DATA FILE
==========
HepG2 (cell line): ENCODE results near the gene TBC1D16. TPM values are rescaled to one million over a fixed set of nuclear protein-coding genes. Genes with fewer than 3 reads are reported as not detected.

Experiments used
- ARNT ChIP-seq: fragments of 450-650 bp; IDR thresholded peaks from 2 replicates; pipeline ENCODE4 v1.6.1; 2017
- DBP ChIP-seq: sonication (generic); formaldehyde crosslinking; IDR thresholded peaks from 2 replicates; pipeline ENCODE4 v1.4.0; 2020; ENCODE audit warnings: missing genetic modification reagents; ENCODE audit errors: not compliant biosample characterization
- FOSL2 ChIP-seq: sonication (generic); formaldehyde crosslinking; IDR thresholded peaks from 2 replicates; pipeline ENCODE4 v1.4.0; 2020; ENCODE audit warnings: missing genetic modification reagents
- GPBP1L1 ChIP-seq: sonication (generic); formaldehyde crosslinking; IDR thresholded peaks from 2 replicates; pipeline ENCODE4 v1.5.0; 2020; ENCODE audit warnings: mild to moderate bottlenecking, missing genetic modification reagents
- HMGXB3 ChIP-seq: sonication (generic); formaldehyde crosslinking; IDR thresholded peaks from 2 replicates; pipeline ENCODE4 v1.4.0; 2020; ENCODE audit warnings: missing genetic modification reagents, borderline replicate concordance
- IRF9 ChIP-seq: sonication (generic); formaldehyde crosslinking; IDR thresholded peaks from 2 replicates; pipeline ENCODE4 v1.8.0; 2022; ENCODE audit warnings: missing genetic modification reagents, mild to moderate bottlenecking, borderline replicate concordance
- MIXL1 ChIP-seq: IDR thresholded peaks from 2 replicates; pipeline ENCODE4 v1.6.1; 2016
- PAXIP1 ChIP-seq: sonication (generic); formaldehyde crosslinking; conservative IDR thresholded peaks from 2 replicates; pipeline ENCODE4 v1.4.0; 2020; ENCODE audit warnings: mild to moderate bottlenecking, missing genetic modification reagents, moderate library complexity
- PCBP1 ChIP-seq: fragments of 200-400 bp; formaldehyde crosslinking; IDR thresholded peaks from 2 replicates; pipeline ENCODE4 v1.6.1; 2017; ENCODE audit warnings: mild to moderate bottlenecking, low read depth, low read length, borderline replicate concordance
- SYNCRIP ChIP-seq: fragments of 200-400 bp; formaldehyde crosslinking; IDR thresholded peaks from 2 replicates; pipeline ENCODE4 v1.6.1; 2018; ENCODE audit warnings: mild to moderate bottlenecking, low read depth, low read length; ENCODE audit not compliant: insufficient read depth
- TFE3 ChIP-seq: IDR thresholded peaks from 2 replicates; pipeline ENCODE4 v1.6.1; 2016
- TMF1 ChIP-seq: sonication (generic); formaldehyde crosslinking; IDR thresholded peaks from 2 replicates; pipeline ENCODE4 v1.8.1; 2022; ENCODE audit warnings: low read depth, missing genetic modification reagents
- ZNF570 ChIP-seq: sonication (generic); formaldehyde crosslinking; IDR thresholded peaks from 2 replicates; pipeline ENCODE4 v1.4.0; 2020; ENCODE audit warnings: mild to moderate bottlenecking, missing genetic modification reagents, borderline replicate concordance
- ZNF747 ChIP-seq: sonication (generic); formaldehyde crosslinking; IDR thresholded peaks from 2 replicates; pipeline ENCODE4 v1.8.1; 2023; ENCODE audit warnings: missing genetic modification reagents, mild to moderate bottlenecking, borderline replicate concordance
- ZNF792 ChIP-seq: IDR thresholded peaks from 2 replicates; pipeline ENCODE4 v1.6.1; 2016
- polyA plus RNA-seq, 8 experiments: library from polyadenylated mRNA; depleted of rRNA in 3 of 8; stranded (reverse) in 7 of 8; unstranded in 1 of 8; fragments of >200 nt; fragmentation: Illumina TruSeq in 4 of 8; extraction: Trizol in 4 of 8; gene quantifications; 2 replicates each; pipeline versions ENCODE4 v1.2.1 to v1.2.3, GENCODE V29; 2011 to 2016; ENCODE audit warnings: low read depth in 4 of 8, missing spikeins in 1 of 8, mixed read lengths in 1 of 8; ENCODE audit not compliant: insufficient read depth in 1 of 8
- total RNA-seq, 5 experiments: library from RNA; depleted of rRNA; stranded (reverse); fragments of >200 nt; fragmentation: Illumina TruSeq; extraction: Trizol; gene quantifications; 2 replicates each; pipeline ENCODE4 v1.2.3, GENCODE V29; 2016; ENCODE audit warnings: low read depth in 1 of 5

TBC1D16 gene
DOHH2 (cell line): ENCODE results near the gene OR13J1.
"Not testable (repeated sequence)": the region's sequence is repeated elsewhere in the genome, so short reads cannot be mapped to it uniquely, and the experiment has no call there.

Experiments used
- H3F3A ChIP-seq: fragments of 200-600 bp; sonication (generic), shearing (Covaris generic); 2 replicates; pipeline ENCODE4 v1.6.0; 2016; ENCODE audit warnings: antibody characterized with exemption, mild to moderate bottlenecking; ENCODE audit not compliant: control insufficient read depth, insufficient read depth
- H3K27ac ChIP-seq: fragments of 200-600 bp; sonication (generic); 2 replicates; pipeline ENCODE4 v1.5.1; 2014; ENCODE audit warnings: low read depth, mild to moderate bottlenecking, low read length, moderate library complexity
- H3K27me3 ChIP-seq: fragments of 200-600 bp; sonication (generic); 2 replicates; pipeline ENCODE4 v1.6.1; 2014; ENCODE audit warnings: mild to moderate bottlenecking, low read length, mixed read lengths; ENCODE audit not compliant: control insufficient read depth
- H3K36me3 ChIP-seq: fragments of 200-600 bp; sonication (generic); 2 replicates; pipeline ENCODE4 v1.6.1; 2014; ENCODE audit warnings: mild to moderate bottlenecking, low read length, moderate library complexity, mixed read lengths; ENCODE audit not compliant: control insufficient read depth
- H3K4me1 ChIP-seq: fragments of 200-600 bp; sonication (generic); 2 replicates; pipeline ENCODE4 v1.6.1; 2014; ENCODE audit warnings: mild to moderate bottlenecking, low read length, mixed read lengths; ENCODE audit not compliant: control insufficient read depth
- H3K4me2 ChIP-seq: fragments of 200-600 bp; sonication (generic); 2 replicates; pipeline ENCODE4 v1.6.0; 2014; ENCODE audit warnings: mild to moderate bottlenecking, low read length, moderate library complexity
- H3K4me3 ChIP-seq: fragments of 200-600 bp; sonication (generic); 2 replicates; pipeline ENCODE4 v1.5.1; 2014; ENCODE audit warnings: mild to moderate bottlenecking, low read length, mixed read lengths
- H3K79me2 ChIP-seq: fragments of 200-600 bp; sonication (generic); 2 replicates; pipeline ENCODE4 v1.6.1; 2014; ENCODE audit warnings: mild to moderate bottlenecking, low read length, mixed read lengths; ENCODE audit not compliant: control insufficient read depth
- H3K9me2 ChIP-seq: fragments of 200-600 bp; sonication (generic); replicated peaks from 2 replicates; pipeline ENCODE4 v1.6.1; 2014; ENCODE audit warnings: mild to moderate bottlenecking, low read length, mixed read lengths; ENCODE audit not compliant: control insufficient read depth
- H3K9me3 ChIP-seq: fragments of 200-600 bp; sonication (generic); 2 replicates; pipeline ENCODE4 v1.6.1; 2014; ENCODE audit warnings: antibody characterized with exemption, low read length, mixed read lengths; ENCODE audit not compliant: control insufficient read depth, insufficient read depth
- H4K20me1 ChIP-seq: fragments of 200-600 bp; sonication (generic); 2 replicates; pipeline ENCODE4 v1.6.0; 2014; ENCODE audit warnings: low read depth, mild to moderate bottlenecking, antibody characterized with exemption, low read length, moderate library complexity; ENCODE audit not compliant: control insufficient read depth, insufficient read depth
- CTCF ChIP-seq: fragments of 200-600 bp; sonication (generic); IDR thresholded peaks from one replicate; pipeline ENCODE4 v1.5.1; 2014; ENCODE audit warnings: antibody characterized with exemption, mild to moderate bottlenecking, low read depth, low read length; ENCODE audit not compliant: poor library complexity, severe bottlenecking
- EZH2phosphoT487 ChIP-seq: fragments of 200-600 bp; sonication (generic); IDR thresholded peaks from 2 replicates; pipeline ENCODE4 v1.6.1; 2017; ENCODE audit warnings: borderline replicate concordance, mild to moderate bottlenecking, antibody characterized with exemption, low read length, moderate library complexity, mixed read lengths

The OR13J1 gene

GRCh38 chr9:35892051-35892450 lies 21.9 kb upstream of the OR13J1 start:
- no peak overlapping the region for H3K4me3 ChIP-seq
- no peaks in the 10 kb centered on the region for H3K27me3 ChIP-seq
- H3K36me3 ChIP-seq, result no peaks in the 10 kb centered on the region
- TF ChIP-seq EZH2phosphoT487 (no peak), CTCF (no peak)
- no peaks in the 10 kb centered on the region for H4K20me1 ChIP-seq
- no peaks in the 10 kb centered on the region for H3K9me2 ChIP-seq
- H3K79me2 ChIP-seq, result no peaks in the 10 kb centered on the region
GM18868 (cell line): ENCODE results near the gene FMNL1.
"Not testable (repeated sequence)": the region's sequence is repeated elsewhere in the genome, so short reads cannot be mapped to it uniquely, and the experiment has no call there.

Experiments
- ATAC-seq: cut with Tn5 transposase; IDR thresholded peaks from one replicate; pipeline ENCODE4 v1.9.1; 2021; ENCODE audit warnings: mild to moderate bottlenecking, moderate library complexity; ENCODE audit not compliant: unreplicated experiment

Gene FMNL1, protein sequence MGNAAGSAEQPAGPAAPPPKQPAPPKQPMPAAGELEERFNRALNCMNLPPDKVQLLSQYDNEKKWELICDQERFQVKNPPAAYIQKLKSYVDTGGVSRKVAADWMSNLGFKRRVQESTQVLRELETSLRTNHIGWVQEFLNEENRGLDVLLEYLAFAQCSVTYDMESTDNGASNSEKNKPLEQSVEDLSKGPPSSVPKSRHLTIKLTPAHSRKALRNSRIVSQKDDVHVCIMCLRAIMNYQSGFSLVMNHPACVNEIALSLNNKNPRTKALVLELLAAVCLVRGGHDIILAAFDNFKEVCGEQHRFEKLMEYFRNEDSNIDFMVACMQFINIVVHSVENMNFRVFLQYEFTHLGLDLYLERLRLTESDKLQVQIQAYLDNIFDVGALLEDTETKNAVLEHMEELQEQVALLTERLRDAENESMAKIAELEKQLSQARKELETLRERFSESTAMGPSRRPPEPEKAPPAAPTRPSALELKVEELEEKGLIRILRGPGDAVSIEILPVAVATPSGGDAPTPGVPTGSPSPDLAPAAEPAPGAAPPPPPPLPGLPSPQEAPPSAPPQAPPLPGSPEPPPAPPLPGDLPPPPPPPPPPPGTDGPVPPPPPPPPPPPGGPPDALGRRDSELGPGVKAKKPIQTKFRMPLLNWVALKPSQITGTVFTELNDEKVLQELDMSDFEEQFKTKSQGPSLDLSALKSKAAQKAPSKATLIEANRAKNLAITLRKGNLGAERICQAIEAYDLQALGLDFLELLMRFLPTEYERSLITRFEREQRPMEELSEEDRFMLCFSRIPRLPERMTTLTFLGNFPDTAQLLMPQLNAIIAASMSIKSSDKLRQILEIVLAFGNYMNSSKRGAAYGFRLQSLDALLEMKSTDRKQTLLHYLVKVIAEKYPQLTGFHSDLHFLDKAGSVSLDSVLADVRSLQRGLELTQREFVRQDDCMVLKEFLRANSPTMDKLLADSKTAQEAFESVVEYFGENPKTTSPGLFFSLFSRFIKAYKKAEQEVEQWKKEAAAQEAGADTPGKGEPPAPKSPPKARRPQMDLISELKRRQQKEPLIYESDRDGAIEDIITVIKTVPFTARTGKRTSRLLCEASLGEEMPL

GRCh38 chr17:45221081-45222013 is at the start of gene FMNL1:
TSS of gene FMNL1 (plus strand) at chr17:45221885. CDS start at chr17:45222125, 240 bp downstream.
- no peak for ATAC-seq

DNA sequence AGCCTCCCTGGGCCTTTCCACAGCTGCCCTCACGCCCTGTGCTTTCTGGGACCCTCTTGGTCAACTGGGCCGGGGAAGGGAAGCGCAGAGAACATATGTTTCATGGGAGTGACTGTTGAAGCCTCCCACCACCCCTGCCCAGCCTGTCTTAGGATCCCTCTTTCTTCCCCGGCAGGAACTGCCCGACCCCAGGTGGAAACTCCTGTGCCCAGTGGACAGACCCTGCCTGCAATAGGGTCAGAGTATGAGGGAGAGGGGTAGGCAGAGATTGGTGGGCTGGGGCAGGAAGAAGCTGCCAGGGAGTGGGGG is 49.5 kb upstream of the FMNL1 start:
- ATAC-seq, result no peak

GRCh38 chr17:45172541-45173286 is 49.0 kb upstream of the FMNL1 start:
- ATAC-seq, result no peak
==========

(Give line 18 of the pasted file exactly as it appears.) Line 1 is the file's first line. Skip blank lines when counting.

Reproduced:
- polyA plus RNA-seq, 8 experiments: library from polyadenylated mRNA; depleted of rRNA in 3 of 8; stranded (reverse) in 7 of 8; unstranded in 1 of 8; fragments of >200 nt; fragmentation: Illumina TruSeq in 4 of 8; extraction: Trizol in 4 of 8; gene quantifications; 2 replicates each; pipeline versions ENCODE4 v1.2.1 to v1.2.3, GENCODE V29; 2011 to 2016; ENCODE audit warnings: low read depth in 4 of 8, missing spikeins in 1 of 8, mixed read lengths in 1 of 8; ENCODE audit not compliant: insufficient read depth in 1 of 8